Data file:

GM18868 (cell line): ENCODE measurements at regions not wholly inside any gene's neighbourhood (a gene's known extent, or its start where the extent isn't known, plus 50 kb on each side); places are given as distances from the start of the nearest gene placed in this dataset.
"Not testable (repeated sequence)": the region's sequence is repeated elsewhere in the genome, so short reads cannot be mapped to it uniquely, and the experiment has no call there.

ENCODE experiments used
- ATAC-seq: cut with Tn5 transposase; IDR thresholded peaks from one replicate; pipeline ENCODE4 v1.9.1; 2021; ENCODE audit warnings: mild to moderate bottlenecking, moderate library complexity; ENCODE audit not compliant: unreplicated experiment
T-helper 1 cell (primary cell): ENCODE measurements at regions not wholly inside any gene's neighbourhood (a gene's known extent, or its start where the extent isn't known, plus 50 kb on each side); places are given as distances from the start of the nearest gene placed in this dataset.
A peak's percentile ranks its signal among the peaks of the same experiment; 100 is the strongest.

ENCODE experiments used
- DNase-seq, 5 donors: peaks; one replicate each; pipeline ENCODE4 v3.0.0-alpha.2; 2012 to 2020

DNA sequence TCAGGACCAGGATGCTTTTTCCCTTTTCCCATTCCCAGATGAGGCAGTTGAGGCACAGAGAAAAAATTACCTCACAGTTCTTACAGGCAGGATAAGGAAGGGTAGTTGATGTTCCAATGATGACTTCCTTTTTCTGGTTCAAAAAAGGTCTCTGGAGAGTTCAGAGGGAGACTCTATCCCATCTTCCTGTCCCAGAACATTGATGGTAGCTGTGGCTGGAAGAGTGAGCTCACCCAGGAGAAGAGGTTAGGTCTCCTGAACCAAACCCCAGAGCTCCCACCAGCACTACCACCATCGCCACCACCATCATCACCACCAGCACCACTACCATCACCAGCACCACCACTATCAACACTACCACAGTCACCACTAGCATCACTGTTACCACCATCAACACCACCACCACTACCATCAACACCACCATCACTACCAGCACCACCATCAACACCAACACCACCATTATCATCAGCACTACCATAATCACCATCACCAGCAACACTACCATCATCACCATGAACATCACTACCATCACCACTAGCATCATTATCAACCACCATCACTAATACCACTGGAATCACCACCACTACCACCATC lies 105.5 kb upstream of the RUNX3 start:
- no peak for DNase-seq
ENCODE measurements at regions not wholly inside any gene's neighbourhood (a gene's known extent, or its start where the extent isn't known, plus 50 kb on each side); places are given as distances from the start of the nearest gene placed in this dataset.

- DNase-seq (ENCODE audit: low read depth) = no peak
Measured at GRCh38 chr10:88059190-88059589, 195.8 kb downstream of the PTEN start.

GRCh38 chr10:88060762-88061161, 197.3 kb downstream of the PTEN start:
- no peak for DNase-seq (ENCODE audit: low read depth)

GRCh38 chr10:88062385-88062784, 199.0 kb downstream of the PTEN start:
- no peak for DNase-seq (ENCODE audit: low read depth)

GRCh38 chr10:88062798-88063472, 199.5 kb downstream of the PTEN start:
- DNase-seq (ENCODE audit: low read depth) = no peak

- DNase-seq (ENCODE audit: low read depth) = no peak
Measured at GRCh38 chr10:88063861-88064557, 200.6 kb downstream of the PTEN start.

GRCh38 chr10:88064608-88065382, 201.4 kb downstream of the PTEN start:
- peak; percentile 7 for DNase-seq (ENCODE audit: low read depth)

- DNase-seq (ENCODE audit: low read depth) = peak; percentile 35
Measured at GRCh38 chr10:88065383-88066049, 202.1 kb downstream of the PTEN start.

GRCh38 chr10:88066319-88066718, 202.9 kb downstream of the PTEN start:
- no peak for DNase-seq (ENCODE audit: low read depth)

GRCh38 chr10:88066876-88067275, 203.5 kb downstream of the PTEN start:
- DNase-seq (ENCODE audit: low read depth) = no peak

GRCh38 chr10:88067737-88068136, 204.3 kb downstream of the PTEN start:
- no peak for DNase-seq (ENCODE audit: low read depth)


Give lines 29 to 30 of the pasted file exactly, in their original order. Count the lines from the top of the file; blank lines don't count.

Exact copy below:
- DNase-seq (ENCODE audit: low read depth) = no peak

GRCh38 chr10:88067737-88068136, 204.3 kb downstream of the PTEN start: